LEGO designer Carl Merriam talks about becoming a designer, Boost, and Saturn V [Interview]

While in Billund earlier this month, we had an opportunity to chat with LEGO designer Carl Merriam. Carl is still an active AFOL within the LEGO community, although he is now a professional LEGO set designer. Most recently, Carl Merriam co-designed 21309 NASA Apollo Saturn V and has been working on LEGO Boost that has just been released for pre-order.

Carl Merriam

We sat down with Carl at LEGO headquarters to chat about how he became a LEGO designer, along with some of the LEGO projects he’s worked on since joining the company.

TBB: Hi Carl, can you tell us a little bit about your background before becoming a LEGO designer  and your current LEGO life?

Carl: My name is Carl Merriam, and I have been active in the LEGO community for a while I guess… I think my first build I posted online was in 2010 [Carl’s first post was an awesome LEGO Chocobo]. I’ve been on The Brothers Brick quite a few times. It always feels great to get on there of course. I was in video production and produced videos for 5 or 6 years professionally and while I was doing that, in my off-time I built a LEGO studio in my basement. I would just go down there and build — that was what I really enjoyed doing. I would build all night and then go to work the next morning and take a nap at my desk…saying ‘don’t worry about me, I’m just resting my eyes a little bit!‘  Then at BrickCon 2013 I met Brickthing/Nick and right after that he got a job as a LEGO designer. I was like ‘Wow…you can do that? That’s allowed?’ So I applied and I got invited to a workshop four days later. Actually, I had to go to San Francisco to get my passport renewed first as I wasn’t planning to go anywhere…

TBB: Yeah you Americans are like….America is big and has everything, what do I need to travel to Europe for…

Carl: [laughing] Exactly, who needs one of those passport things! Anyway,  I got a passport and then had to fly out to Denmark to do the workshop.  A few weeks later I got the job offer. So really it all happened within the space of a few months as I applied for the job in late January and I was living here in Billund in April. That was a serious difference in weather and…well..really everything was different as home for me is California.  I started off on LEGO Minecraft, worked there for 18 months and designed 3 sets; The Dungeon, The End Portal and The Village, which I co-designed with Robert Heim. Robert was also hired at the same time as me and was also from the fan community. I knew him through Flickr [Robert Heim has the Flickr nickname Robiwan_Kenobi] and we met for the first time at our job interview workshop when we sat together. So at the workshop there was actually designers with real qualifications and we were both from the fan community. Robert was an industrial designer so he is the perfect LEGO designer but I was doing videos before I changed careers. We were both hired from that workshop and then we both worked on Minecraft together for a year-and-a-half after that, which was cool.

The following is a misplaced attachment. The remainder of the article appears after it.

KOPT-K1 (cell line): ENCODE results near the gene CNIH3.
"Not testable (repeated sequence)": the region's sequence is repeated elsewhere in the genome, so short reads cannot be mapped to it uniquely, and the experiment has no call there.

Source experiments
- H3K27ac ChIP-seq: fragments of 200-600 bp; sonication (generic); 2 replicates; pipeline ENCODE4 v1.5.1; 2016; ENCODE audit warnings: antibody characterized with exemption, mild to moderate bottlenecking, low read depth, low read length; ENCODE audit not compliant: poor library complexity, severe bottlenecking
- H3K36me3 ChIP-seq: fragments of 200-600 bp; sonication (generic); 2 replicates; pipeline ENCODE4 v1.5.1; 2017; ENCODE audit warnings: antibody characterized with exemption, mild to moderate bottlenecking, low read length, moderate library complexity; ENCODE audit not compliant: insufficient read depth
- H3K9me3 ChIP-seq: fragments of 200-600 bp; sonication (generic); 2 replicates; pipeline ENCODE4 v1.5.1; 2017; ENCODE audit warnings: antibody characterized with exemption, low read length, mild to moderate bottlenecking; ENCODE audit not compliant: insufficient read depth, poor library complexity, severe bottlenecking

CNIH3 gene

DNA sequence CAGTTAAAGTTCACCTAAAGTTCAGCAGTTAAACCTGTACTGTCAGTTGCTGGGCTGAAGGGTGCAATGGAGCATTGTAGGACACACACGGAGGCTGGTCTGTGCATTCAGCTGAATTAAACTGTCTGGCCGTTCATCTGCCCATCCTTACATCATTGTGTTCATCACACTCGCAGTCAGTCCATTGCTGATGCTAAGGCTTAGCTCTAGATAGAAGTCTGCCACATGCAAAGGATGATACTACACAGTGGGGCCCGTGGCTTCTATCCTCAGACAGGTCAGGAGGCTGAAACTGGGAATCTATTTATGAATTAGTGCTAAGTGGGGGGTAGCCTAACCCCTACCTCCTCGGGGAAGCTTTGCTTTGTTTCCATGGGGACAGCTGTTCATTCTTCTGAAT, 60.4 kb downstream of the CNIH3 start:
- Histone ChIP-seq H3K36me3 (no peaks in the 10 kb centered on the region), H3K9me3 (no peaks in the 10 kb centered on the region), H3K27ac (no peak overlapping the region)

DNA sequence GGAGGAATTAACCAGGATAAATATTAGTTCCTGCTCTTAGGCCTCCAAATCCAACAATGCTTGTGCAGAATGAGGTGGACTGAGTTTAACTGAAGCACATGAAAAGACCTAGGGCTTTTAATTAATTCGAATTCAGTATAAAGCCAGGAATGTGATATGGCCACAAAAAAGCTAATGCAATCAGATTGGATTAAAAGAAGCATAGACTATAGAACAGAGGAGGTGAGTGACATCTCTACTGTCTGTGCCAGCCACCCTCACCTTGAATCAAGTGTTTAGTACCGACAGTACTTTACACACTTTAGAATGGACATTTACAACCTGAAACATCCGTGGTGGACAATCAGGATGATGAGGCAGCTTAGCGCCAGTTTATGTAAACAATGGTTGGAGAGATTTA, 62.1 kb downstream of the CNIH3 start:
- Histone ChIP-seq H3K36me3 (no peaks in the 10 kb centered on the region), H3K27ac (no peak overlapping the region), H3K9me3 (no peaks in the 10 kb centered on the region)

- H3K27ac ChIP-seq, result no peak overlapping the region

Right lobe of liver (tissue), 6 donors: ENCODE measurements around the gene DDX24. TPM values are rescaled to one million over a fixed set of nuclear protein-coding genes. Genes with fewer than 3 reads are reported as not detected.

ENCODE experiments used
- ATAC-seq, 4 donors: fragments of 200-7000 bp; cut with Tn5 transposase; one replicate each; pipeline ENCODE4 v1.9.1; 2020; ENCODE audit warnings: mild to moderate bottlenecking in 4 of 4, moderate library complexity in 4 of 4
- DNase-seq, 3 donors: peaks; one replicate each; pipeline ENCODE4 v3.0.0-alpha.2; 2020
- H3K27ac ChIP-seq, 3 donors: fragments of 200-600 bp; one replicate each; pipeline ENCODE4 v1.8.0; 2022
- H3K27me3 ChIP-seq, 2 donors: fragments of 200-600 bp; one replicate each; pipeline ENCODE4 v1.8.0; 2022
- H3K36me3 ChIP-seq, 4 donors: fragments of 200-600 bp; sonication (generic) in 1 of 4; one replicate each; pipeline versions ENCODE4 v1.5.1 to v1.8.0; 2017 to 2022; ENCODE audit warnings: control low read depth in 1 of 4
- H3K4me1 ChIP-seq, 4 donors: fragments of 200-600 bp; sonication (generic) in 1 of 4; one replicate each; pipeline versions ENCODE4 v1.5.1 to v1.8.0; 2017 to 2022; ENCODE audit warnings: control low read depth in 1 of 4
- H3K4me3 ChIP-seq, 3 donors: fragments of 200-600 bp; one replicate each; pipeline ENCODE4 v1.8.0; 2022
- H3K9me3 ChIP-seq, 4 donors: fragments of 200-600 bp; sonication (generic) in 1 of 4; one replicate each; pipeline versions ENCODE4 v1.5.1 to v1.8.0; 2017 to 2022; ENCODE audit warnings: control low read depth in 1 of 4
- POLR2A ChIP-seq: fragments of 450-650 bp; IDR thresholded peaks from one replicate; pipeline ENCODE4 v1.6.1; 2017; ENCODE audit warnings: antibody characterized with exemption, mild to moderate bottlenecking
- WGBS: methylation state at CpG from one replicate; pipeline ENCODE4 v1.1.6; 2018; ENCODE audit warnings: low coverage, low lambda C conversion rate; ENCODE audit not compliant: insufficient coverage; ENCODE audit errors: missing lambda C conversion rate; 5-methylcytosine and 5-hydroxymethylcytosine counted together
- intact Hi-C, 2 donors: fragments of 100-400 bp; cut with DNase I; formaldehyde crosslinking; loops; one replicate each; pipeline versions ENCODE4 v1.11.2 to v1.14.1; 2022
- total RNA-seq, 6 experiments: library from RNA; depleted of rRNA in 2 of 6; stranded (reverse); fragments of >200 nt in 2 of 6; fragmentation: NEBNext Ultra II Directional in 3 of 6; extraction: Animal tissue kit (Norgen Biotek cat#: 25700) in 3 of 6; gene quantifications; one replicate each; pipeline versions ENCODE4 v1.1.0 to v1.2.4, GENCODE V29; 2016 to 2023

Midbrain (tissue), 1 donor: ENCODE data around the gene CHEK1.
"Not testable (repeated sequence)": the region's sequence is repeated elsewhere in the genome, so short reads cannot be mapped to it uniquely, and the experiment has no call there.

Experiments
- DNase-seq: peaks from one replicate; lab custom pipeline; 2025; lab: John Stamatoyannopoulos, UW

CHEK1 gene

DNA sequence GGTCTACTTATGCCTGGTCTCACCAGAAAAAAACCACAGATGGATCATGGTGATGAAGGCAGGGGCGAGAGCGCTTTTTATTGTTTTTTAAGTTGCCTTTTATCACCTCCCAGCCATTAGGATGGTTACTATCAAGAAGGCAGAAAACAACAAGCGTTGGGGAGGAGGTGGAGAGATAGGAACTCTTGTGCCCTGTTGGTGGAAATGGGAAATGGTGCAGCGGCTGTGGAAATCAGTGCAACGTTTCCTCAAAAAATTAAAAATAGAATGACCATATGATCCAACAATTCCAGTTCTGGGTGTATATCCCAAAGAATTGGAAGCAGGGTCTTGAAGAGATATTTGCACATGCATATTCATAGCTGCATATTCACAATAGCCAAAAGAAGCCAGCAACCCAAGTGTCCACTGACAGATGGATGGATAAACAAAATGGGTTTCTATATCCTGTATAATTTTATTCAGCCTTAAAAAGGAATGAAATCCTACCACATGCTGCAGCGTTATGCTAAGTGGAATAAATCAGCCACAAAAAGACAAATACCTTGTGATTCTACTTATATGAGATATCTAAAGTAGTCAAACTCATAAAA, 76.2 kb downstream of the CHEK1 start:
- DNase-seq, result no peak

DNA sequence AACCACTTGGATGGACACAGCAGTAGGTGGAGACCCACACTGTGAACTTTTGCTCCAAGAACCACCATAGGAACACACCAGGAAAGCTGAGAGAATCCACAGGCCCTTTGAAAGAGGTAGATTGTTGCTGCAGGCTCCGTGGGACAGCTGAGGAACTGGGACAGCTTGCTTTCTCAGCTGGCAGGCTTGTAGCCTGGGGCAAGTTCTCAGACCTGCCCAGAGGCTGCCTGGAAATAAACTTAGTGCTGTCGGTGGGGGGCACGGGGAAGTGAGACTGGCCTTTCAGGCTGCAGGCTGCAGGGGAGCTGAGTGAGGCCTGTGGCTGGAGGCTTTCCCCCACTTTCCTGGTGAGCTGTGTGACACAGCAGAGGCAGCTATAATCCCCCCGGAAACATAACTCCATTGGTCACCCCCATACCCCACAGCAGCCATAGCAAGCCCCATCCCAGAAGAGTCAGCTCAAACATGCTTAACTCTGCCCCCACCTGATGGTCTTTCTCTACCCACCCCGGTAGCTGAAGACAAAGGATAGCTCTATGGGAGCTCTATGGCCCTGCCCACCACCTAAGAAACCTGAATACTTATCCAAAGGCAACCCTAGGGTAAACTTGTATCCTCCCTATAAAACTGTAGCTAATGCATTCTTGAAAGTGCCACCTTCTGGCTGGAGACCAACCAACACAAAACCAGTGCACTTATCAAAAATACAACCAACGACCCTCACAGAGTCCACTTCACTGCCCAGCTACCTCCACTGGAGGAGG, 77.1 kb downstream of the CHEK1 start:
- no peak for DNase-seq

Minecraft 21128 The Village

Carl: While I was working on Minecraft,  my manager there,  Simon Kent, was moved to the Boost project and was told to take one designer with him. He picked me, and I have been working on Boost since then.  I’ve been able to do some work in between as I did two series of Mixels, made a concept build for the Riddler car from The LEGO Batman Movie and also made some little things for theBrick Bank

While some designers like to stay in one theme and will stay there almost for their career,  others like me prefer to move around and work on different projects. I’ve also had a chance to work on the LEGO Employee Christmas gift sets which are a lot of fun, especially since it is exclusive inside LEGO as well as a surprise to employees. We do it in secret and have a team of 20 for the whole process including instructions so we have code names to keep it secret.

TBB: So, LEGO Boost is something a bit different. Tell us more?